Q: OK, I'm a moron. I got a mysterious e-mail entitled "Good Karma" and opened the attachment. Now my PC's infected with a virus, and I'm worried that my hard disk is corrupted beyond repair. What to do?
Don't beat yourself up over the boneheaded move. A youthful Mr. Roboto once fell prey to a similar ruse, opening an attachment slugged "Cute Shockwave Movie!!!" that turned out to be a file-chomping worm. Unless you've got an IT department on call, recovery is a royal pain in the arse. You'll have to rejigger your machine a bit, and there's no guarantee everything will weather the virus.
Inoculation is step one. Chances are your computer came with an anti-virus program; make sure it's up-to-date by logging onto the manufacturer's Web site. Or you can snag a free scanner from Download.com. Once you've identified the culprit, look for a fixer. An underrated resource is Spain's (Panda Software, which offers a nifty free tool called PQREMOVE. Closer to home, big vendors like McAfee sometimes post gratis cleanup utilities for high-profile viruses.
Before you run the fixer, however, be sure to burn your precious files to a CD. Virus killers aren't very graceful, and they tend to obliterate documents, spreadsheets, and the like en route to cleansing your hard drive. If you know the virus is Windows specificthe vast majority are, but check at cert.orgtry salvaging the files on a pal's Mac. Simply run the CD, open each document, and paste the contents into a new version. Then burn the copies onto a fresh CD and transfer back to your PC.
With the nasty little bugger expelled, it's damage-assessment time. Your anguished tone leads Mr. Roboto to believe you never, ever backed up your computer. Tsk, tsk, poor reader, especially with so many fine automated archivers on the market. The top choice here is Roxio's GoBack 3 Deluxe, which takes a "snapshot" of your system every so often. Smart readers might also carry NTI's Backup NOW!, which helps burn a disaster recovery diska real fail-safe, just in case some super-virus thwacks GoBack, too.
If it's true your inner Boy Scout never got cranking, a few options remain. Windows XP users can try the System Restore utility, which promises results similar to GoBack's. It gets your applications back in working order, but for some reason it's not simpatico with the all-important My Documents folder. Yet another reason to hold XP in contempt.
Depending on your virus, some "disk doctors" can help. Norton Utilities features an UnErase tool that's a godsend if your digital pathogen automatically sent files to the Recycle Bin. When you're at your wits end, try OnTrack's EasyRecovery or Runtime Software's GetDataBack. Both are designed to harvest files from on-the-fritz hard drives; their Web sites feature free diagnostics that'll let you know whether your cause is hopeless.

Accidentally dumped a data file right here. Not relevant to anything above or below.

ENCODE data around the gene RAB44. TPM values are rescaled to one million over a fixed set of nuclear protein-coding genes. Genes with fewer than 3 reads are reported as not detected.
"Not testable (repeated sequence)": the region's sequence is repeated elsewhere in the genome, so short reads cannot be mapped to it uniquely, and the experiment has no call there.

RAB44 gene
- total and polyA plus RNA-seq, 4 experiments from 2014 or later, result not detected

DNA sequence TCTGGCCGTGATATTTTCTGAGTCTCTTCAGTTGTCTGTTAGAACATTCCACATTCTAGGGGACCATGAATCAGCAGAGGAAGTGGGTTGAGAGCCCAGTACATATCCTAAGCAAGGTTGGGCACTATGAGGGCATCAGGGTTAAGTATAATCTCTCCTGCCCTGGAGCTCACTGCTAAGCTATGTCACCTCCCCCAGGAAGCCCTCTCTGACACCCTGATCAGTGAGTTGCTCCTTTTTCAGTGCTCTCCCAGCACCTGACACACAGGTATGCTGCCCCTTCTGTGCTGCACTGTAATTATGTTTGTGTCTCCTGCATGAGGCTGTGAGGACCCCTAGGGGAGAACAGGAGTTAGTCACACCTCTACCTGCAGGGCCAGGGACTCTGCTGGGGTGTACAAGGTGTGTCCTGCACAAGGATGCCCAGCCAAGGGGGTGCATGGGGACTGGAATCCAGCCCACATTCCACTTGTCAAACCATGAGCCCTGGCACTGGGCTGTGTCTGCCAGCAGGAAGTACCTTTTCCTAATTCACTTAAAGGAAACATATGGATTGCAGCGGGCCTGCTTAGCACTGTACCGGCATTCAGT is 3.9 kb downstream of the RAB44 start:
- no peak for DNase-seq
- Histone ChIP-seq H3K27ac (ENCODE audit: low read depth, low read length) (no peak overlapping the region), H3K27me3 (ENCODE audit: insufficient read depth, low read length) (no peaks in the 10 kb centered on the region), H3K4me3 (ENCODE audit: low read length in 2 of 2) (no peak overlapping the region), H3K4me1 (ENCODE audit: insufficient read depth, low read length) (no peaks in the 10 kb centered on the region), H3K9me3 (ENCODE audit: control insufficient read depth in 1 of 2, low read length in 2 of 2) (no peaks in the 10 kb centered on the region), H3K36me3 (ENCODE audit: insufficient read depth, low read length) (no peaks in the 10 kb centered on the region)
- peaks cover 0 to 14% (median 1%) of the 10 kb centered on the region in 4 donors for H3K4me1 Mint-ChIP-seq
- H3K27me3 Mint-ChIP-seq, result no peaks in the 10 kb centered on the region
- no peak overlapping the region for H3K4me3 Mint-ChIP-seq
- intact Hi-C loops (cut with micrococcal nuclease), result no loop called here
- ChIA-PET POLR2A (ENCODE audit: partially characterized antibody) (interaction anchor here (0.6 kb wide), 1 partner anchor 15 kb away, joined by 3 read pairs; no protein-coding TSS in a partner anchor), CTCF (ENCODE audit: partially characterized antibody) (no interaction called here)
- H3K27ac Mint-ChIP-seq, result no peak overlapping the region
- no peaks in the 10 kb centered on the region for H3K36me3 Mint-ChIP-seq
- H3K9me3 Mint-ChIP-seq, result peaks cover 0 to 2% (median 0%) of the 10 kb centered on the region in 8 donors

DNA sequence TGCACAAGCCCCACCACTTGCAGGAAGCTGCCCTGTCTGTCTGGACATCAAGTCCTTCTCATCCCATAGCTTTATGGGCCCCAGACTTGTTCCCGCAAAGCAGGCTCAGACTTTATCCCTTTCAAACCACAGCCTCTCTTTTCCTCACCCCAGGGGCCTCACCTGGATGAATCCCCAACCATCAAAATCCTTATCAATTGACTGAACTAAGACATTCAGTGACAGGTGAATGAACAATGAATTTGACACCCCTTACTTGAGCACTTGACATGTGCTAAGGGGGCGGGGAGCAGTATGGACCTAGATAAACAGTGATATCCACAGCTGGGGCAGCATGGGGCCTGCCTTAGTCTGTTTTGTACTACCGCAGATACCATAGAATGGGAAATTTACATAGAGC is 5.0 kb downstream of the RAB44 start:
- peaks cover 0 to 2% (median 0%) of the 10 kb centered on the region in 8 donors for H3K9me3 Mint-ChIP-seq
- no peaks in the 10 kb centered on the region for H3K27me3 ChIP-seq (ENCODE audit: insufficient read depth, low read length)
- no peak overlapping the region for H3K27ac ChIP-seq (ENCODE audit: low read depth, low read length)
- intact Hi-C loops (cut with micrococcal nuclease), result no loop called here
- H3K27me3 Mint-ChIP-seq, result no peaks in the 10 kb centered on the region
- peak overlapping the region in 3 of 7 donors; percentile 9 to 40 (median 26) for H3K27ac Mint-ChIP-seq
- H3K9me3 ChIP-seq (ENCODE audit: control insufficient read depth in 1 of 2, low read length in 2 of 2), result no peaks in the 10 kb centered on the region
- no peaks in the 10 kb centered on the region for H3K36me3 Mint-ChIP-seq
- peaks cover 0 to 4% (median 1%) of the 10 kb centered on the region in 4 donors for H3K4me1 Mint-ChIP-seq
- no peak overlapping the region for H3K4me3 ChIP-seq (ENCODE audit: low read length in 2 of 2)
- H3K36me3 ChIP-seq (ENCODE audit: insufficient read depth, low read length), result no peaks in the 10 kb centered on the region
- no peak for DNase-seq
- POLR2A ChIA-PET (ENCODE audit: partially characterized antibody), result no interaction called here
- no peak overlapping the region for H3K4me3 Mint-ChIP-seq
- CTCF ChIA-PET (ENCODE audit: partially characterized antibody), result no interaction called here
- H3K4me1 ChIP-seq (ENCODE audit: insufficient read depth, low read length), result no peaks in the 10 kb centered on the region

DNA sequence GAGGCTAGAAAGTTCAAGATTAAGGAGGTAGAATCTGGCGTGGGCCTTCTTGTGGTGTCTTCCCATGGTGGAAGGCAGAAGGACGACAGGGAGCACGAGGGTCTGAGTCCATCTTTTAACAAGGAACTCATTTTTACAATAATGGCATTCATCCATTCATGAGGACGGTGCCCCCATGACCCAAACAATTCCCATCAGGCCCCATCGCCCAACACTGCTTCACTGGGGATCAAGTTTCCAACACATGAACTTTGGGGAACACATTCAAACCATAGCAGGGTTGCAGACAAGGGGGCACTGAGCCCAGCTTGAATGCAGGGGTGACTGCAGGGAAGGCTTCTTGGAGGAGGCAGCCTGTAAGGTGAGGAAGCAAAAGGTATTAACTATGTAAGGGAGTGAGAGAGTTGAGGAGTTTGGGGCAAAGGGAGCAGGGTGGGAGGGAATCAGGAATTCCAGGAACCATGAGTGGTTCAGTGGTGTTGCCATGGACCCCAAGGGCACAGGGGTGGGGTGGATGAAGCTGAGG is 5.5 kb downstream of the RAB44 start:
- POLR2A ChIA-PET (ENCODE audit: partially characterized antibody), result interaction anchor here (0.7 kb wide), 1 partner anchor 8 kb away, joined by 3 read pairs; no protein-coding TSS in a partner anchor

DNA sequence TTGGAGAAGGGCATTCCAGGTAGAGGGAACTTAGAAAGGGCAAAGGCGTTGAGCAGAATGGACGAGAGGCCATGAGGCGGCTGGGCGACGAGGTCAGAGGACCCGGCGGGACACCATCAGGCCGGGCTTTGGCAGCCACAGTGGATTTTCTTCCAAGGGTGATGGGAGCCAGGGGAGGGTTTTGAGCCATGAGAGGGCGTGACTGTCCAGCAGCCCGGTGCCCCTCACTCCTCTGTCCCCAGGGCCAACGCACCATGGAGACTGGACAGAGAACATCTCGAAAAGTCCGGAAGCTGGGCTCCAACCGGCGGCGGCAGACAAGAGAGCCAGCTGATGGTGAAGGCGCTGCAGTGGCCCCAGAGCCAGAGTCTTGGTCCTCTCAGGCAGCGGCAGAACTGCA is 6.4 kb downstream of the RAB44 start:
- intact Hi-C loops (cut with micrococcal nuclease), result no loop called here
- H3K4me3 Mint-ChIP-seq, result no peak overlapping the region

Worst comes to worst, there are recovery experts who can reconstruct your zapped files by cracking open the machine and scanning for magnetic anomalies. Aside from being beyond Mr. Roboto's powers of comprehension, the process is ridiculously expensivemany pros bill out at $100 an hour, minimum. If you reach this point, chances are the first seven chapters of your Great American Novel are gone for good. Have a soul-cleansing cry, dust yourself off, and invest in some backup tools. Don't mean to sound like your dad at his most ogre-like, but let this be a lesson to you.
A few years back, Mr. Roboto's enjoyment of Crouching Tiger, Hidden Dragon was severely curtailed by some chucklehead who gabbed on his cell phone all through Act I. Hideo Oka apparently feels my pain. An electrical engineer at Japan's Iwate University, Oka has developed a type of magnetic wood that can prevent mobile handsets from working indoors. Studded with nickel-zinc ferrite particles, the planks block out cell phone signals as effectively as any lead shield. Oka's wood is even pleasing to the eye. Whoever runs Clearview Cinemas, please take note.
Input questions at email@example.com.
Get the This Week's Top Stories Newsletter
Every week we collect the latest news, music and arts stories — along with film and food reviews and the best things to do this week — so that you'll never miss Village Voice's biggest stories.